For many American companies and universities, it's common practice to use Social Security numbers as unique identifiers. But growing concerns over identity theft are pressuring state legislators to limit the practice.
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Faced with growing pressure from constituents concerned about the risks of identity theft, lawmakers are contemplating ways to curtail use of Social Security numbers for purposes other than taxpayer identification.
“The request for a Social Security number is now often made as if it were the most natural thing in the world, when this number is actually the passport to your identity,” said California Assemblyman Joseph Simitian (D-Palo Alto), who is sponsoring a bill that limits the ways universities and employers can use Social Security numbers.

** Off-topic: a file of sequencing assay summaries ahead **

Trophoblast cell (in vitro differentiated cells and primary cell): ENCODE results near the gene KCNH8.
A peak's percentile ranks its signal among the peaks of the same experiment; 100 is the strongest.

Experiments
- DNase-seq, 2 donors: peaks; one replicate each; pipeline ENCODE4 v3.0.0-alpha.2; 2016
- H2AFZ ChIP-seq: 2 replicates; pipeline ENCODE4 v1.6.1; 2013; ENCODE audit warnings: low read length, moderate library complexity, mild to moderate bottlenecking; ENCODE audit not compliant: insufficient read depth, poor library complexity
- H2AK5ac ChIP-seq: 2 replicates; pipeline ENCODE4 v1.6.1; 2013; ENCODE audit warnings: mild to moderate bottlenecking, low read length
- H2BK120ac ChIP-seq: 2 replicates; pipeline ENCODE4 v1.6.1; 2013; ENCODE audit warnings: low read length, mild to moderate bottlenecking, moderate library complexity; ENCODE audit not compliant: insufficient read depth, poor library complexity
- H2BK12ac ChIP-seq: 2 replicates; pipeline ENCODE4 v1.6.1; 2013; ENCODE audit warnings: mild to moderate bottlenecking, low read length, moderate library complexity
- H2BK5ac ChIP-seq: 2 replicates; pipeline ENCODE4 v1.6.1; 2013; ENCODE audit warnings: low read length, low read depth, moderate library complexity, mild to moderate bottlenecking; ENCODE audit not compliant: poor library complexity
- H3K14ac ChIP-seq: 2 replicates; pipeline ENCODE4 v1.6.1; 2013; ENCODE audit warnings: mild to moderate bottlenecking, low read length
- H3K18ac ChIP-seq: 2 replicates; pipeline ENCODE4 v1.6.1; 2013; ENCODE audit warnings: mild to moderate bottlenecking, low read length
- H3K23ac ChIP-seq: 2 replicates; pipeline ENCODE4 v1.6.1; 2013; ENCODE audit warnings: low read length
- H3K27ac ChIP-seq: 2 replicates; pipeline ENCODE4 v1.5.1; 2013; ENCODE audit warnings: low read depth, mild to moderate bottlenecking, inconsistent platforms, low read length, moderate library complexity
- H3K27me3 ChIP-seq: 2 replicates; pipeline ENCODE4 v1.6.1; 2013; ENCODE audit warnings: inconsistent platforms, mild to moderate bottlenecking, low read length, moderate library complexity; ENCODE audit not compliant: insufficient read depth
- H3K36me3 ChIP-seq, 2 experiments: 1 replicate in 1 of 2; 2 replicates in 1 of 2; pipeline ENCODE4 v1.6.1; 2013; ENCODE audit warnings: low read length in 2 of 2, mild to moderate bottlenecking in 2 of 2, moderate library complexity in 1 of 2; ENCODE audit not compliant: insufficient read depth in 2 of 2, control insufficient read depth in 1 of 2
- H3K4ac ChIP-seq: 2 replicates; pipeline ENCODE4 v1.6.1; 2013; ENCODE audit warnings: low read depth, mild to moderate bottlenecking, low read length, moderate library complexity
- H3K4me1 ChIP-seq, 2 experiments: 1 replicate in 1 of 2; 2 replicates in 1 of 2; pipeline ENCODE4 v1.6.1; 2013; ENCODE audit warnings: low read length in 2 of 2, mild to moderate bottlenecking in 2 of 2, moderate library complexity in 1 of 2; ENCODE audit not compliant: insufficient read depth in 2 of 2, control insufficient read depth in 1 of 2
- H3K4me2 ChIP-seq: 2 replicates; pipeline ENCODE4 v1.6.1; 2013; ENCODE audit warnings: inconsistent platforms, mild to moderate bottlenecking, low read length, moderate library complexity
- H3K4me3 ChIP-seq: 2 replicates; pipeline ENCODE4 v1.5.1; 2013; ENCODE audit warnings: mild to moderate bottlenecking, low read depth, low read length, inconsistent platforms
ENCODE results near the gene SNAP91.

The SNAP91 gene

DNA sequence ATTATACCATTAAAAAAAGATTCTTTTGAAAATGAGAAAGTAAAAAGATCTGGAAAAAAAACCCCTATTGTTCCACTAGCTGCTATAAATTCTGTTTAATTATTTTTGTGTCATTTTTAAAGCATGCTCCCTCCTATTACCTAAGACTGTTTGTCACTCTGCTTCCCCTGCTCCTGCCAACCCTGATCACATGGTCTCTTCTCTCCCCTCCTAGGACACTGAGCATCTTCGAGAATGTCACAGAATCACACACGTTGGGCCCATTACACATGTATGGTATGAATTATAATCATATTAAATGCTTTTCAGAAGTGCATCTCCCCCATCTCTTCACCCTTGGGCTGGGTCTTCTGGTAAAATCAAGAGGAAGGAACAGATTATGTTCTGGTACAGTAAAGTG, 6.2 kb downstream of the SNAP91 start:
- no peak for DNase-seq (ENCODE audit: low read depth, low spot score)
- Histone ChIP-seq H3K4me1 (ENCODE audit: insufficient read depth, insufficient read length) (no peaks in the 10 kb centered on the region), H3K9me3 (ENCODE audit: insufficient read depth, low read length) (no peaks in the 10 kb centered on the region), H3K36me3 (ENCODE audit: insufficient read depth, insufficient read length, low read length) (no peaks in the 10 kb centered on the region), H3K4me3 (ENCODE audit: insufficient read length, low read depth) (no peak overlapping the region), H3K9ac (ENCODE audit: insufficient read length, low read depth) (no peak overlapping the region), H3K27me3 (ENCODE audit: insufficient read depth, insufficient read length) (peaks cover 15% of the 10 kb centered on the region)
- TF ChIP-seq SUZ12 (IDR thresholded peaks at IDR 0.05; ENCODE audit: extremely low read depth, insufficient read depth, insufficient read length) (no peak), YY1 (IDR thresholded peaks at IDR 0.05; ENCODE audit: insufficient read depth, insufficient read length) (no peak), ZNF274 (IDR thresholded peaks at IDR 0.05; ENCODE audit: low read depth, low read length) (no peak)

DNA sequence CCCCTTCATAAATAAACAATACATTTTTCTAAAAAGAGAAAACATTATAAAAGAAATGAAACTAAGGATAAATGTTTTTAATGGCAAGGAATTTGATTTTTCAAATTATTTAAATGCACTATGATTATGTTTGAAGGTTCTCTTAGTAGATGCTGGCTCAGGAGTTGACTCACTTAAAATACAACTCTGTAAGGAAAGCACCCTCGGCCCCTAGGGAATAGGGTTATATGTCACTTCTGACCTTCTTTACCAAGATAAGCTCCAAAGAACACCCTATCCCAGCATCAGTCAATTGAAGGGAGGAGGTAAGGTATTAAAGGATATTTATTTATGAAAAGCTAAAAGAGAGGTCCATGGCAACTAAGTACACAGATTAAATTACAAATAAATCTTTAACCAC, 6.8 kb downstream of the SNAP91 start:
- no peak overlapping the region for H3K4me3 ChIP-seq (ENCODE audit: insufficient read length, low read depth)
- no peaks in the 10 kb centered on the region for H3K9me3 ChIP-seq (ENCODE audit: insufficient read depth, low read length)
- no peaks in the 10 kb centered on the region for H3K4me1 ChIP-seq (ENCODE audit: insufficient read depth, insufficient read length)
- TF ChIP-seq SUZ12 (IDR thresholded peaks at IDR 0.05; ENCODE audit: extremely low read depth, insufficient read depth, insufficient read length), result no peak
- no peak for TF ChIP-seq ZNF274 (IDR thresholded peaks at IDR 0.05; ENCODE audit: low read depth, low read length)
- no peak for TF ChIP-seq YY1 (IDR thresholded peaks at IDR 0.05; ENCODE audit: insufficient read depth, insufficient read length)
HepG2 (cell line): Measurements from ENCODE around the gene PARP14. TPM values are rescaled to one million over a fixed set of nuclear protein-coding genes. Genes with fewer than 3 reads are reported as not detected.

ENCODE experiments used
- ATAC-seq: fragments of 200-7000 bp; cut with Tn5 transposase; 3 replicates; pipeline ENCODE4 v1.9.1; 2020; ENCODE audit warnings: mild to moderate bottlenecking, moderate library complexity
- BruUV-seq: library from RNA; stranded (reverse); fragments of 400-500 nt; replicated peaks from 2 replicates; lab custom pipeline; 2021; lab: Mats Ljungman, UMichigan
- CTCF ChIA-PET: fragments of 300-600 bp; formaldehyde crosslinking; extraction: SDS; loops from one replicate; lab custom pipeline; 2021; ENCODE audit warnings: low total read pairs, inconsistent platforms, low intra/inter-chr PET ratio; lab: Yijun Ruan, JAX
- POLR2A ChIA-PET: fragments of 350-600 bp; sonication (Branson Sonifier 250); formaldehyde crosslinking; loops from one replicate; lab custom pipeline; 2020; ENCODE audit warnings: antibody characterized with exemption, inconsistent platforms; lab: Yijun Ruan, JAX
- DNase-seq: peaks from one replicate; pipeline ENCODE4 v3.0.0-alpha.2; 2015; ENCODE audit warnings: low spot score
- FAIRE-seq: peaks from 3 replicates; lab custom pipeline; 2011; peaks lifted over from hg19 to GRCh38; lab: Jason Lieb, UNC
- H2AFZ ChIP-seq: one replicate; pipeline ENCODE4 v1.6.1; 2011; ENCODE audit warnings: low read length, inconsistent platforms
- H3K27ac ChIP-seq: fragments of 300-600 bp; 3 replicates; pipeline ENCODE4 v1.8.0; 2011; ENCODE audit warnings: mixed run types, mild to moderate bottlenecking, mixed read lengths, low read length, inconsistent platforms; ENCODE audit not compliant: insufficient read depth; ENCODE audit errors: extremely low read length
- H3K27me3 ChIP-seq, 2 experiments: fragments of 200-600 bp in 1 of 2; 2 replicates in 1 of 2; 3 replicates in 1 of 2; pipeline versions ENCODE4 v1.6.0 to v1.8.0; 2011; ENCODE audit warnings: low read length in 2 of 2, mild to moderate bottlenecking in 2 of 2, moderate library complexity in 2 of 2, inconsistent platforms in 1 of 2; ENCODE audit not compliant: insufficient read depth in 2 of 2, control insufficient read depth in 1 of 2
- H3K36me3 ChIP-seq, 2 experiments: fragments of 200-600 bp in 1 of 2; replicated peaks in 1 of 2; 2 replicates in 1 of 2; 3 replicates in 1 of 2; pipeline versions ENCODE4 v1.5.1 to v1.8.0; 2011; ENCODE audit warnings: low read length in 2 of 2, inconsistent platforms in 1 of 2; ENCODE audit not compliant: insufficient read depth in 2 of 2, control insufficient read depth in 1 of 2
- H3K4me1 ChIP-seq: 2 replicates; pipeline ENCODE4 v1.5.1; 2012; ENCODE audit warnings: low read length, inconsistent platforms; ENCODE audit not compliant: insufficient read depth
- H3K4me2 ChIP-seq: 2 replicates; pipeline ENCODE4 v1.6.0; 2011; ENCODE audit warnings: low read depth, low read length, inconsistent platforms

Simitian's bill, submitted to the state assembly this month, would prohibit universities from using Social Security numbers on student IDs, a practice that has provided easy pickings for identity thieves.
The bill would also prohibit any employer “from requiring an employee to use his or her Social Security number for any purpose other than taxes,” and would raise criminal penalties for those who misappropriate the numbers of minors.
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Several states, including New York, Arizona, Wisconsin and Rhode Island already have statutes on the books that limit how schools may use Social Security data, Hoofnagle said. A number of universities have also established task forces to develop ID systems that keep Social Security numbers secure. [Privacy Digest]